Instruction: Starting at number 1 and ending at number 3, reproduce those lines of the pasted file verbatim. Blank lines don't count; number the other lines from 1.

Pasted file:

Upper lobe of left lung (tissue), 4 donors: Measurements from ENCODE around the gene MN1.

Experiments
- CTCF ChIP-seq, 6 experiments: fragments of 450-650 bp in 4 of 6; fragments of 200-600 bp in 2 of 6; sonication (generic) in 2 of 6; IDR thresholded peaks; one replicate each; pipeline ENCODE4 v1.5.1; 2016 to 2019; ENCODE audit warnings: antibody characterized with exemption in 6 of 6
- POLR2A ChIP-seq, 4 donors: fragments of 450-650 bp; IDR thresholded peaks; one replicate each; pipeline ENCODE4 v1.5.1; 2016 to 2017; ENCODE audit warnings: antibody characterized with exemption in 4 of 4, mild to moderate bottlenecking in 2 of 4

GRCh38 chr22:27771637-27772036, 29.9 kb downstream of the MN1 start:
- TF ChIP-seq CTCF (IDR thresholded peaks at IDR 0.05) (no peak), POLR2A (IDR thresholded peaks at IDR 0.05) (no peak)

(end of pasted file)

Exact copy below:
Upper lobe of left lung (tissue), 4 donors: Measurements from ENCODE around the gene MN1.

Experiments
- CTCF ChIP-seq, 6 experiments: fragments of 450-650 bp in 4 of 6; fragments of 200-600 bp in 2 of 6; sonication (generic) in 2 of 6; IDR thresholded peaks; one replicate each; pipeline ENCODE4 v1.5.1; 2016 to 2019; ENCODE audit warnings: antibody characterized with exemption in 6 of 6